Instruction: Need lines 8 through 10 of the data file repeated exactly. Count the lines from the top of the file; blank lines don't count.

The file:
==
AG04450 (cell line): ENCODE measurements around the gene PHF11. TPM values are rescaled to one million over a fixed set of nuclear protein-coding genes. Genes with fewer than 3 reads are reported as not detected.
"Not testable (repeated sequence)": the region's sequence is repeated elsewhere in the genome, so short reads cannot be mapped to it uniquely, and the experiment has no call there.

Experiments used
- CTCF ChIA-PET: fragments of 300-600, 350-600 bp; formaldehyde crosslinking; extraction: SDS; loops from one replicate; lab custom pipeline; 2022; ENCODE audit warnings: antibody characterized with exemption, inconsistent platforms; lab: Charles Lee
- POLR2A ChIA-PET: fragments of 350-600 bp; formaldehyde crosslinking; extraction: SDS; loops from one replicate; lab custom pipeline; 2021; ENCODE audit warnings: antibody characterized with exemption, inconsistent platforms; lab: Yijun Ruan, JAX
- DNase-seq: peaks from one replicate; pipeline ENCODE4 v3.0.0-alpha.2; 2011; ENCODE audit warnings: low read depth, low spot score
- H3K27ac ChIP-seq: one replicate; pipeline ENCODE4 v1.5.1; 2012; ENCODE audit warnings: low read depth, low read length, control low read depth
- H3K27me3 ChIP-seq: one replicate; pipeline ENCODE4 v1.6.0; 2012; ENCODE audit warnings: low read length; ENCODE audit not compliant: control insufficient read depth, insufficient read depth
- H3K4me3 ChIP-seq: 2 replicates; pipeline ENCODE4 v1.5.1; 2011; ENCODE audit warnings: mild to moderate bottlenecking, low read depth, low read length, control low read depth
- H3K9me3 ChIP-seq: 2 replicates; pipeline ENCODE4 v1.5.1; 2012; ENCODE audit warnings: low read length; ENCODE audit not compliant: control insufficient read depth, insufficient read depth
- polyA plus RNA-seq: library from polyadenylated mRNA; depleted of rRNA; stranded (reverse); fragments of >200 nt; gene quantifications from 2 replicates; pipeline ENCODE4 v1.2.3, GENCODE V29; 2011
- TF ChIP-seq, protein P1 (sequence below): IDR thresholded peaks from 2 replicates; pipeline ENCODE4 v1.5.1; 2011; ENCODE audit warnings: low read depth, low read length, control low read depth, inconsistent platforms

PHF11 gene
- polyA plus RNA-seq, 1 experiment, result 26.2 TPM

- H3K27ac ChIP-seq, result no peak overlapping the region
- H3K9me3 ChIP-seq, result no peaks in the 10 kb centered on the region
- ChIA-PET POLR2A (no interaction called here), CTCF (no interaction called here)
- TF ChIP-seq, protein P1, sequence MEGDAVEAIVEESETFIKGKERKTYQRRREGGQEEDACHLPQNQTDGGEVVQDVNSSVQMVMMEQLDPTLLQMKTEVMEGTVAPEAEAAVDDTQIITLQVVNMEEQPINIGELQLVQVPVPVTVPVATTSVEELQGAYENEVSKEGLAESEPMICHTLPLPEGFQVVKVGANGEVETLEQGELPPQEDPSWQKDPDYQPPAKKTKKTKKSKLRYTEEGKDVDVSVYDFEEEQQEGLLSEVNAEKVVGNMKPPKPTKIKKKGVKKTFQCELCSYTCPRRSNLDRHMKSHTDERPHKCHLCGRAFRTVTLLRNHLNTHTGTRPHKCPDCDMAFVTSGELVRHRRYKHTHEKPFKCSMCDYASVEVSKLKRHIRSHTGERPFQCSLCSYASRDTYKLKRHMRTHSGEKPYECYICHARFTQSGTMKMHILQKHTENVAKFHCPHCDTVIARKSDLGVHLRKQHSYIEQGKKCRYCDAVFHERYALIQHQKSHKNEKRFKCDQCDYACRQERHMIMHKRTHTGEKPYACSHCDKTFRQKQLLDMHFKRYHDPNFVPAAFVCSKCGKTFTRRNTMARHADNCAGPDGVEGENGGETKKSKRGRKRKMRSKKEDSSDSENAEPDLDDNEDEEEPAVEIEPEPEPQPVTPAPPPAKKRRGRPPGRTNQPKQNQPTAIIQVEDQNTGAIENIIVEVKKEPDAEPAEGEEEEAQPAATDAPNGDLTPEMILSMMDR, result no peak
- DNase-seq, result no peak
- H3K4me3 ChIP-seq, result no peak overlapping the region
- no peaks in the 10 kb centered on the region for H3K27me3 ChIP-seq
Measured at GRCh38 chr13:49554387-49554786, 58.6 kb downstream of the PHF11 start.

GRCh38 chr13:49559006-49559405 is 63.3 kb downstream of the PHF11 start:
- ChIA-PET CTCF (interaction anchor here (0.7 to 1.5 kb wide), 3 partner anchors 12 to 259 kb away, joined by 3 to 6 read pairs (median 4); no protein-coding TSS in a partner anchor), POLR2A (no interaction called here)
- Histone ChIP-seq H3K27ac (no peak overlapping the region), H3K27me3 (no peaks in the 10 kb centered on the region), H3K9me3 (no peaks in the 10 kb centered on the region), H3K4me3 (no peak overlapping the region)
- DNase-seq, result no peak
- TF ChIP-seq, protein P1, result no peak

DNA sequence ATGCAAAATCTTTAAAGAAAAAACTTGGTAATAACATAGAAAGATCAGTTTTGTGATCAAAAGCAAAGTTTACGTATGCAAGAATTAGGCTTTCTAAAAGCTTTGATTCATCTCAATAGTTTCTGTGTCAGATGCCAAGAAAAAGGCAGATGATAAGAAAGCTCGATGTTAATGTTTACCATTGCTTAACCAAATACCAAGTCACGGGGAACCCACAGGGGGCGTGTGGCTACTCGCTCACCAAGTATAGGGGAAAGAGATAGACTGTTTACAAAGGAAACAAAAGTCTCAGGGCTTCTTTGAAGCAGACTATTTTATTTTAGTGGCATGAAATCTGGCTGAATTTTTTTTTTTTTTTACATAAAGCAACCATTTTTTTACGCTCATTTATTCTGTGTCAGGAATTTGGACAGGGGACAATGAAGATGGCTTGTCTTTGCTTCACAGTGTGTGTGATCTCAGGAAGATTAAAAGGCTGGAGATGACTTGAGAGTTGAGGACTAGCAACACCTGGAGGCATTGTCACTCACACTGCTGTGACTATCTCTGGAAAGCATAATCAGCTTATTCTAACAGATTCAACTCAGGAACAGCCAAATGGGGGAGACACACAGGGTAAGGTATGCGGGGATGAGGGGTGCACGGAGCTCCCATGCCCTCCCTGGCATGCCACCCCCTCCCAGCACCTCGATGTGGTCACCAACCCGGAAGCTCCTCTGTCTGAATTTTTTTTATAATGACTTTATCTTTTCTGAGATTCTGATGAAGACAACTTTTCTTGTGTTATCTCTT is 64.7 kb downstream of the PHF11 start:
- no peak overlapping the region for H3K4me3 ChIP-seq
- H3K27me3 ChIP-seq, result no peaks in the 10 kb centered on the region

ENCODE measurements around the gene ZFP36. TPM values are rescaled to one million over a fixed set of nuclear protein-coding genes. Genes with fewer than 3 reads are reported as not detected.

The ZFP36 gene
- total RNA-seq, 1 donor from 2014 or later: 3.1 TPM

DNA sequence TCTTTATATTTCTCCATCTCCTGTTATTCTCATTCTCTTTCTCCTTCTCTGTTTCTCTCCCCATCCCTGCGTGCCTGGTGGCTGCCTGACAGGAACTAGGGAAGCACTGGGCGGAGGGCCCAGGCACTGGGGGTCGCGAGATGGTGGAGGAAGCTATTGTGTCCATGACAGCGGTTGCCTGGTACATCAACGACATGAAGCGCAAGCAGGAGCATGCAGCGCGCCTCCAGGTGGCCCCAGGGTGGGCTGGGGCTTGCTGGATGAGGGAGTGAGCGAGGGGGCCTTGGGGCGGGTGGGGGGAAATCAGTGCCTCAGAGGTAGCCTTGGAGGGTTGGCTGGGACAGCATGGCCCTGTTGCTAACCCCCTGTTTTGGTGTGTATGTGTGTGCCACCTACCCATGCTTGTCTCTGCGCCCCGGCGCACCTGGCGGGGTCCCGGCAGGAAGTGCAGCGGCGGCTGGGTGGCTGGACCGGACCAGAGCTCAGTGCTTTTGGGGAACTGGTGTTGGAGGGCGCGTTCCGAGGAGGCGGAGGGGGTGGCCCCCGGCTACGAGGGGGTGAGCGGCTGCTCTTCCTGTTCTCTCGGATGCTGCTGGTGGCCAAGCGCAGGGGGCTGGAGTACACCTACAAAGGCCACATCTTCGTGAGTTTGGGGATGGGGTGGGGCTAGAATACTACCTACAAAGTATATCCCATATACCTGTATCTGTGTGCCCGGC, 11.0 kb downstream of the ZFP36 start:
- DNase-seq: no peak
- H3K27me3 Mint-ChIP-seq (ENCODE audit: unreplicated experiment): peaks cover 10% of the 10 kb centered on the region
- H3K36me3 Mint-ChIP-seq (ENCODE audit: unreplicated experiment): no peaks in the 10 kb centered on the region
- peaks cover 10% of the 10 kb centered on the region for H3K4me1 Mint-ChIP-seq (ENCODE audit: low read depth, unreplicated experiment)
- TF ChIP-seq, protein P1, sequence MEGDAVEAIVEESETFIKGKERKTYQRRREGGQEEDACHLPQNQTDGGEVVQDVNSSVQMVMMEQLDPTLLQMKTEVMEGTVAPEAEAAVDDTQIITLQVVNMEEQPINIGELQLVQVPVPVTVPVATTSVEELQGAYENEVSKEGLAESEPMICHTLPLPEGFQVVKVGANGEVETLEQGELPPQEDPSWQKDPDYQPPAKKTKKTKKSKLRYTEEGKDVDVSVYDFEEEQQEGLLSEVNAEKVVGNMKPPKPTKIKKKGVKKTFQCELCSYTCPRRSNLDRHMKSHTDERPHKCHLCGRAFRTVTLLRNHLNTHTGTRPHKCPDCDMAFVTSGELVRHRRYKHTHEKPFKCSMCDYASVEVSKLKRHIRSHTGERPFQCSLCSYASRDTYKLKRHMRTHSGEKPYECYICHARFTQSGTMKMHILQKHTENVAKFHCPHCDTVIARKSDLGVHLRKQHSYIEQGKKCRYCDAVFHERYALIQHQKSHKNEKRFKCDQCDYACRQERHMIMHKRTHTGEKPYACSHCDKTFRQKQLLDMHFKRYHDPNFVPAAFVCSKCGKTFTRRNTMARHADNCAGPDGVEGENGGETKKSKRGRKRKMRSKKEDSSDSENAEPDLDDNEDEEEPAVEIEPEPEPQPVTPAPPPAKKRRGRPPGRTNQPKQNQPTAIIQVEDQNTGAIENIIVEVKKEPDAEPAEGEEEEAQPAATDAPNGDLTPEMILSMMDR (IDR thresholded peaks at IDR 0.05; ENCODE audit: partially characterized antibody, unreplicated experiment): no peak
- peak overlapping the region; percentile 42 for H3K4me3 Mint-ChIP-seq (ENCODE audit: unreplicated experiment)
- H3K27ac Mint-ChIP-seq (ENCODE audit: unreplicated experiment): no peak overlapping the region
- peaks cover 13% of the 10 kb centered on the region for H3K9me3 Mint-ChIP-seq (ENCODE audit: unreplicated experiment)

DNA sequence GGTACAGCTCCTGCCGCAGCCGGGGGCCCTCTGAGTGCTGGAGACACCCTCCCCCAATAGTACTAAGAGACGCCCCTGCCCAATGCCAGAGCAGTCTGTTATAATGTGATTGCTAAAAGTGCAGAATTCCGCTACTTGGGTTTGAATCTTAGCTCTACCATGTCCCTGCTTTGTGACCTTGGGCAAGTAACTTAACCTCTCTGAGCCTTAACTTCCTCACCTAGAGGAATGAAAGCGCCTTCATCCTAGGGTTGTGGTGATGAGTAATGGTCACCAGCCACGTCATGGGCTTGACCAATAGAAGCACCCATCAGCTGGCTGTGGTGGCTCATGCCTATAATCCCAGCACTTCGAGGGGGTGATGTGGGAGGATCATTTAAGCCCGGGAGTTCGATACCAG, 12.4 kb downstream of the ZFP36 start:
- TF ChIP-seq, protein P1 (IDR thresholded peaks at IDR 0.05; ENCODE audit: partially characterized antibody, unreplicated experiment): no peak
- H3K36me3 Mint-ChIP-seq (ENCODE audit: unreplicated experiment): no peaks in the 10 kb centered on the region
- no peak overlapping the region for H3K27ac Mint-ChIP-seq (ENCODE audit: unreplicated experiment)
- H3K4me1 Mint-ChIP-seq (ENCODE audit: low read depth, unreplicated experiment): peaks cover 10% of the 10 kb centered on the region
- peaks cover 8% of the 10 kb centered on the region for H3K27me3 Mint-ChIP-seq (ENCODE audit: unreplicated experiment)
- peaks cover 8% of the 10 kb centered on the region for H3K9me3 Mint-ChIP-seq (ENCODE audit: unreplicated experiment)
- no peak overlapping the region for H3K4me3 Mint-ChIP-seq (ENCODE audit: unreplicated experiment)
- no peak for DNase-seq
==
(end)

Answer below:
- H3K27me3 ChIP-seq: one replicate; pipeline ENCODE4 v1.6.0; 2012; ENCODE audit warnings: low read length; ENCODE audit not compliant: control insufficient read depth, insufficient read depth
- H3K4me3 ChIP-seq: 2 replicates; pipeline ENCODE4 v1.5.1; 2011; ENCODE audit warnings: mild to moderate bottlenecking, low read depth, low read length, control low read depth
- H3K9me3 ChIP-seq: 2 replicates; pipeline ENCODE4 v1.5.1; 2012; ENCODE audit warnings: low read length; ENCODE audit not compliant: control insufficient read depth, insufficient read depth